Atomic Chaos Described In Literature Essay Research

Atomic Chaos Described In Literature Essay, Research Paper February 19, 1999 Engl 1102 Zenith During the peak of events in the Second World War, the United States decided to drop two atomic bombs in Hiroshima and Nagasaki, leading to the final end of almost a decade of turmoil and tension. The introduction of a new atomic power led humanity to discover a new reality, polished by the realization that the future would be a reflection of an irreversible decision.

Atomic Chaos Described In Literature Essay, Research Paper

February 19, 1999

Engl 1102

Zenith

During the peak of events in the Second World War, the United States decided to drop two atomic bombs in Hiroshima and Nagasaki, leading to the final end of almost a decade of turmoil and tension. The introduction of a new atomic power led humanity to discover a new reality, polished by the realization that the future would be a reflection of an irreversible decision. Hence, it is true that from the time of the atomic chaos forward, the fate of mankind had been changed and was never to be the same again. In John Steinbeck’s “The Chrysanthemums,” and Gabriel Garcia Marqu?z’s “The Handsomest Drowned Man in the World,” a similar “fate” is developed. The two stories presented have their plot evolving around an alien element that arrives in the society where the characters belong, bringing about an immutable transformation to their lives — just as the people in Hiroshima and Nagasaki were introduced by the atomic bombs, and forced to coexist with it. The changes introduced in the stories are opposite to each other, since Steinbeck depicts the transformation of the protagonist Elisa as a negative and pessimistic disclosing of her own self and Marqu?z shows that the changes brought from an exotic element brings hope and light to a dull village, creating a more vivid and colorful environment.

In both stories, a foreign and mysterious person lands in a naive setting, interfering the routine of the characters by its mere presence. The antagonist in Steinbeck?s short story is a man whose attitude, as well as behavior, take the protagonist (Elisa) to a world never explored before. By the end of the short story, Steinbeck shows that Elisa is “crying – like an old woman” (201), conveying to the reader that the strange man she had met before had slowly murdered the “over-eager, over-powerful” (194) young woman she was in the beginning of the plot. On the other hand, in Marqu?z short narrative, a corpse named Esteban, arrives from the sea and his existence takes the inhabitants of a little village with “twenty-odd wooden houses… no stone courtyards… no flowers… on the end of a desert like cape” (218) to find the inner depths of their souls, transforming their dwelling to a place where “the wind is so peaceful… and the sun’s so bright that the sunflowers don’t know which way to turn” (222). Thus, Steinbeck and Marqu?z both show how a simple event can change the course of the lives of those who witness it, but also in showing how a relationship to the bizarre can yield different results and alter the course of their lives.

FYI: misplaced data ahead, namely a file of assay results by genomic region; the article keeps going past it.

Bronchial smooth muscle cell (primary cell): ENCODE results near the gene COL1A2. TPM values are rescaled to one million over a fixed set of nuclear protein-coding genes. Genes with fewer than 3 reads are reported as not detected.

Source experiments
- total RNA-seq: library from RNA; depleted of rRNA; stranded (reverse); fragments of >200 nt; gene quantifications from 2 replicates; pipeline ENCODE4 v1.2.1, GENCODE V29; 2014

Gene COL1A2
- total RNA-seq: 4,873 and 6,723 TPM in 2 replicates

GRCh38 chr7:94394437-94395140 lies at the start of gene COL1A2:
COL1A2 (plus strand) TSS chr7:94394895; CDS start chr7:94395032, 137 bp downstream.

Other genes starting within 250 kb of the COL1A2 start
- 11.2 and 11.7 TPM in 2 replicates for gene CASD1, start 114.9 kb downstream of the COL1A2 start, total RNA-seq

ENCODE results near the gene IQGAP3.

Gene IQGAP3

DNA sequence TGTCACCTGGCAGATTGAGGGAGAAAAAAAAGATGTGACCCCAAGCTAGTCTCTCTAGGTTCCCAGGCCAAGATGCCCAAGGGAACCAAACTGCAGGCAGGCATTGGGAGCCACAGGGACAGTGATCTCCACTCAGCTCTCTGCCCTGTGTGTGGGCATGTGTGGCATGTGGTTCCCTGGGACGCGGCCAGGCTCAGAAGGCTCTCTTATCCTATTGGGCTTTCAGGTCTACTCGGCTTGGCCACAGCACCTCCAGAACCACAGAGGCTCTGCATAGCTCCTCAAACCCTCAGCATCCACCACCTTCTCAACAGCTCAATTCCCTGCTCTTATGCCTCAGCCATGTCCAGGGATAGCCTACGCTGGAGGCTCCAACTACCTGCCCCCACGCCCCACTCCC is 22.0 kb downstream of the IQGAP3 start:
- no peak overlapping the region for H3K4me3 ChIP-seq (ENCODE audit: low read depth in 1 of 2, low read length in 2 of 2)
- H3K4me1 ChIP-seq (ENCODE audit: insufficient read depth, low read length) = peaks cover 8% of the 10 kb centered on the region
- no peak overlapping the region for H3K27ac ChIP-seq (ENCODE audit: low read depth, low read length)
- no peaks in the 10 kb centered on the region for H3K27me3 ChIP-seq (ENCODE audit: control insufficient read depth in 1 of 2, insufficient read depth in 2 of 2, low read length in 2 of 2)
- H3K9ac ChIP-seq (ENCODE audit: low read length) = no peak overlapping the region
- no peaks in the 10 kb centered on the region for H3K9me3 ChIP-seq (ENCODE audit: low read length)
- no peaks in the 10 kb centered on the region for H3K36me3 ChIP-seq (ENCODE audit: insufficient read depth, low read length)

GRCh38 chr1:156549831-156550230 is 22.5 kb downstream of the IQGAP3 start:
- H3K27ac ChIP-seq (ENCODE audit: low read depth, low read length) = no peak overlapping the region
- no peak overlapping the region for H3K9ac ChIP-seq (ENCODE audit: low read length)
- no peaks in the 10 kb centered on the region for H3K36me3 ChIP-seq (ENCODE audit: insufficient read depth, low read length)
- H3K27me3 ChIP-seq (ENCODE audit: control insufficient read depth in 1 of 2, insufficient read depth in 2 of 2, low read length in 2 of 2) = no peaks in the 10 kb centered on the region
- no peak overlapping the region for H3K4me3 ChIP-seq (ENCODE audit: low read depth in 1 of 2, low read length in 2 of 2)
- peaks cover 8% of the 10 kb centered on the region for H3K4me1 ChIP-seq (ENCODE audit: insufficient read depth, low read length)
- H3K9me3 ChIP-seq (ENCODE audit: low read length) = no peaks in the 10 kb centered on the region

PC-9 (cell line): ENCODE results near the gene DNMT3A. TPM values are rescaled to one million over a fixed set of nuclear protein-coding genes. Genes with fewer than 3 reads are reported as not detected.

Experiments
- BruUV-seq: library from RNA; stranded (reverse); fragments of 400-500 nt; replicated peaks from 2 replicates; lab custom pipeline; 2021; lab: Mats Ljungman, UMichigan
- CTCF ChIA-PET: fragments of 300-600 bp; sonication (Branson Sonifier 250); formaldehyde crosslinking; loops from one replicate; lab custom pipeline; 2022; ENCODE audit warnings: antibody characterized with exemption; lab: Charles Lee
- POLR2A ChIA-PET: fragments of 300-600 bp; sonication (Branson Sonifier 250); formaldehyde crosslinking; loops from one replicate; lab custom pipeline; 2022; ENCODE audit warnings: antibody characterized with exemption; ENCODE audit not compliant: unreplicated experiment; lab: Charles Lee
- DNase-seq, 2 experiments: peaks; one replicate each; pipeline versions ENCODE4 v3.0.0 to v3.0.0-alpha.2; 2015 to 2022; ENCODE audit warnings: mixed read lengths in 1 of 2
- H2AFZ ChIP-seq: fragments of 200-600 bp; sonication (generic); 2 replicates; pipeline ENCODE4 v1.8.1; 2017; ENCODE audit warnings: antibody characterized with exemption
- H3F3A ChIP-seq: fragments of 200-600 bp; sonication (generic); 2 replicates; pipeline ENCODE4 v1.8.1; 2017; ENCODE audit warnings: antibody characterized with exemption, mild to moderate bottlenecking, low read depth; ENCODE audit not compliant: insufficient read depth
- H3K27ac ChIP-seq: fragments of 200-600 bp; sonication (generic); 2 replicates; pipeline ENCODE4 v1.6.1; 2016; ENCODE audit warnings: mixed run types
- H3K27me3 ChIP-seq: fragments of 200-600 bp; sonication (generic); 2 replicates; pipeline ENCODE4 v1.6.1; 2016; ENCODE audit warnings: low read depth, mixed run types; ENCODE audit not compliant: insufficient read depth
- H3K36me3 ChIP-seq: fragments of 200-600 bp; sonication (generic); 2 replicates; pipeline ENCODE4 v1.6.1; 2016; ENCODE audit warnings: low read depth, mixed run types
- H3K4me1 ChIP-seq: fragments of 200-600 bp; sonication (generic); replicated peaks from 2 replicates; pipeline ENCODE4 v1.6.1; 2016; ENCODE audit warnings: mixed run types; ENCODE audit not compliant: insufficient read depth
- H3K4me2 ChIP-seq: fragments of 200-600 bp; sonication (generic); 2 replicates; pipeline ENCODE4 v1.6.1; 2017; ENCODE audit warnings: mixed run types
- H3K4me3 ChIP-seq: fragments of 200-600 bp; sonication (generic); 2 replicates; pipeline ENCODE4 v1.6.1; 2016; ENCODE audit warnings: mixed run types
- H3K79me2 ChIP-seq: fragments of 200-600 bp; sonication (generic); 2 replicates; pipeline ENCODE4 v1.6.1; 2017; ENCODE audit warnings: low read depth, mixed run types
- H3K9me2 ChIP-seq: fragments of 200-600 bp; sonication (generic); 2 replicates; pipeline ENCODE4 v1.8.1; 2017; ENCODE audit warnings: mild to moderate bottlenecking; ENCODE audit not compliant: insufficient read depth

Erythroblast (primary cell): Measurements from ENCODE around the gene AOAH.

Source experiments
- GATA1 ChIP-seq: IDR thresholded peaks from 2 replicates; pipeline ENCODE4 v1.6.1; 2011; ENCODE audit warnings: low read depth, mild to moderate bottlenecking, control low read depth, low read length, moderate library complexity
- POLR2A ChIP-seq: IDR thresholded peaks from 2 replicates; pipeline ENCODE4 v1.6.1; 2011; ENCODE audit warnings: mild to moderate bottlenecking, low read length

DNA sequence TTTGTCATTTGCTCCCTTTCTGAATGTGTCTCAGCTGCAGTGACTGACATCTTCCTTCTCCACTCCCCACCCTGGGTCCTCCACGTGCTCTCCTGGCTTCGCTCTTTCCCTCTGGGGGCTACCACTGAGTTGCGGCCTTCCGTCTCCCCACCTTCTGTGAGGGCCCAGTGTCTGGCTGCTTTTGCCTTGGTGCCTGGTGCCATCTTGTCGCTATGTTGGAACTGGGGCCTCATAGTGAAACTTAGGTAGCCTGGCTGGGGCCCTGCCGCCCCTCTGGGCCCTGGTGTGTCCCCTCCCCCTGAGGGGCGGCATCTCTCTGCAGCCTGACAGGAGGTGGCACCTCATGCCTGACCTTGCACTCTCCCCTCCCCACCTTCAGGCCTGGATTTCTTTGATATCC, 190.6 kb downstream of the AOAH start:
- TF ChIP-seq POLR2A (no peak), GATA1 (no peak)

The similarities between the stories of both authors first start with how the foreign element is brought about in the plot. “The Chrysanthemums” begins when Elisa listens to “A squeak of wheels” from the road, followed by the observation that what she sees is “a curious vehicle, curiously drawn” (195). This enigmatic appearance starts the disclosing of the plot, where action encompasses this single event. Nevertheless, “The Handsomest Drowned Man in the World” commences when the village children observe a “dark and slinky bulge approaching through the sea” thought to be “an empty ship” (218). In the image portrayed by Marqu?z, one can understands that a puzzling discovery about the approaching object would be disclosed, and regardless of the effect of this discovery, it would bring about irrevocable alterations to their lives. What this parallel between the two stories shows is a similarity of how both plots start with an unknown source advancing towards a protected fortress of habits, and possibly disturbing its methodical conduct. This assumption holds to be true in both literary works, where the corpse and the foreign man dramatically change the behavior of those who witness its presence.